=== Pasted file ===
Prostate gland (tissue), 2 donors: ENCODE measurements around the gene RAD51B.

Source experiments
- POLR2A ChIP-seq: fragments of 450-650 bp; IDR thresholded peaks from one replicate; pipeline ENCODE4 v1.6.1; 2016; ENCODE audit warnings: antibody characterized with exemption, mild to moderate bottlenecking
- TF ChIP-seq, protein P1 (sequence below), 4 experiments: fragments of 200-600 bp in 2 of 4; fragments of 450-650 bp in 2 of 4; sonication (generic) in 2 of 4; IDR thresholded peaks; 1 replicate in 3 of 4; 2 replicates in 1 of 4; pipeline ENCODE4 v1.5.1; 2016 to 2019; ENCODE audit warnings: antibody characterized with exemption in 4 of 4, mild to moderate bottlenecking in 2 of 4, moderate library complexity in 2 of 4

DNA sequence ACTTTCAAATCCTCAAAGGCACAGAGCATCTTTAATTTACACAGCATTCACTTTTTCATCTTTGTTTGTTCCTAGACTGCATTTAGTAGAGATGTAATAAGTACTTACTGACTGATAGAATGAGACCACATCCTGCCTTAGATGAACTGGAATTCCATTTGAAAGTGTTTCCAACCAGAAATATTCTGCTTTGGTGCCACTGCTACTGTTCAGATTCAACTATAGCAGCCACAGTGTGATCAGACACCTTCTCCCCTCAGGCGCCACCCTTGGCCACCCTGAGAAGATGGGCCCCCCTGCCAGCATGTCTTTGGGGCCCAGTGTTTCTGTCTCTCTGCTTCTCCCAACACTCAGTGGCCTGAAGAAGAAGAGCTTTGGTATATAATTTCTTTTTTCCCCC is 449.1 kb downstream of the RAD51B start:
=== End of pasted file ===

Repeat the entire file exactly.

Prostate gland (tissue), 2 donors: ENCODE measurements around the gene RAD51B.

Source experiments
- POLR2A ChIP-seq: fragments of 450-650 bp; IDR thresholded peaks from one replicate; pipeline ENCODE4 v1.6.1; 2016; ENCODE audit warnings: antibody characterized with exemption, mild to moderate bottlenecking
- TF ChIP-seq, protein P1 (sequence below), 4 experiments: fragments of 200-600 bp in 2 of 4; fragments of 450-650 bp in 2 of 4; sonication (generic) in 2 of 4; IDR thresholded peaks; 1 replicate in 3 of 4; 2 replicates in 1 of 4; pipeline ENCODE4 v1.5.1; 2016 to 2019; ENCODE audit warnings: antibody characterized with exemption in 4 of 4, mild to moderate bottlenecking in 2 of 4, moderate library complexity in 2 of 4

DNA sequence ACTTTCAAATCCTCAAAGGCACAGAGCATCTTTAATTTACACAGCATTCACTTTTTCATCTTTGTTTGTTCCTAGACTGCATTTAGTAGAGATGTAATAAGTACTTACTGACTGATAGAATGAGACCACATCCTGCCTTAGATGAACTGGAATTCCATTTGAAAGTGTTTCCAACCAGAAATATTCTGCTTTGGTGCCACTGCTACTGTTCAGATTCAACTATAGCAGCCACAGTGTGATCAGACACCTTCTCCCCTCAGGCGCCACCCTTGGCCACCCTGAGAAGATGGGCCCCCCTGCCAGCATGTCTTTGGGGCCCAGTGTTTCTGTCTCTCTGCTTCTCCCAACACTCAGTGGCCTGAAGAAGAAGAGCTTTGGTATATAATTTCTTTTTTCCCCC is 449.1 kb downstream of the RAD51B start: